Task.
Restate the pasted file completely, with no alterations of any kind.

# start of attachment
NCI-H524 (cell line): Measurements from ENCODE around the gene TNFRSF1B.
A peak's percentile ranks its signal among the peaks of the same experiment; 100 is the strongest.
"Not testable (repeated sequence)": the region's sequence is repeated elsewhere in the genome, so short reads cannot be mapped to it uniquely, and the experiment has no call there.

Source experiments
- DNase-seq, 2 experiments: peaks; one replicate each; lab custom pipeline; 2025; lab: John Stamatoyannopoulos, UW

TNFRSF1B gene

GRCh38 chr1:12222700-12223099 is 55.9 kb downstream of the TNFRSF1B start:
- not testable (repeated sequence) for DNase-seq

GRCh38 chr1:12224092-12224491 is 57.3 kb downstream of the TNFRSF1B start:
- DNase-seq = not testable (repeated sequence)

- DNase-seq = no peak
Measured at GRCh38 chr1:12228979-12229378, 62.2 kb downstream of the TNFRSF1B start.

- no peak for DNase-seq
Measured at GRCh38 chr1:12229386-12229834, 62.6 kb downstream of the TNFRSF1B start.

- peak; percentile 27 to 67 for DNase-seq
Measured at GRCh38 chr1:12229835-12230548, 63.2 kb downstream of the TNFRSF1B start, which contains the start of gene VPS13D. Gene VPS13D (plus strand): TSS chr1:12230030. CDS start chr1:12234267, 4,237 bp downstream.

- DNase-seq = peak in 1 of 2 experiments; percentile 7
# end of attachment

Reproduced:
NCI-H524 (cell line): Measurements from ENCODE around the gene TNFRSF1B.
A peak's percentile ranks its signal among the peaks of the same experiment; 100 is the strongest.
"Not testable (repeated sequence)": the region's sequence is repeated elsewhere in the genome, so short reads cannot be mapped to it uniquely, and the experiment has no call there.

Source experiments
- DNase-seq, 2 experiments: peaks; one replicate each; lab custom pipeline; 2025; lab: John Stamatoyannopoulos, UW

TNFRSF1B gene

GRCh38 chr1:12222700-12223099 is 55.9 kb downstream of the TNFRSF1B start:
- not testable (repeated sequence) for DNase-seq

GRCh38 chr1:12224092-12224491 is 57.3 kb downstream of the TNFRSF1B start:
- DNase-seq = not testable (repeated sequence)

- DNase-seq = no peak
Measured at GRCh38 chr1:12228979-12229378, 62.2 kb downstream of the TNFRSF1B start.

- no peak for DNase-seq
Measured at GRCh38 chr1:12229386-12229834, 62.6 kb downstream of the TNFRSF1B start.

- peak; percentile 27 to 67 for DNase-seq
Measured at GRCh38 chr1:12229835-12230548, 63.2 kb downstream of the TNFRSF1B start, which contains the start of gene VPS13D. Gene VPS13D (plus strand): TSS chr1:12230030. CDS start chr1:12234267, 4,237 bp downstream.

- DNase-seq = peak in 1 of 2 experiments; percentile 7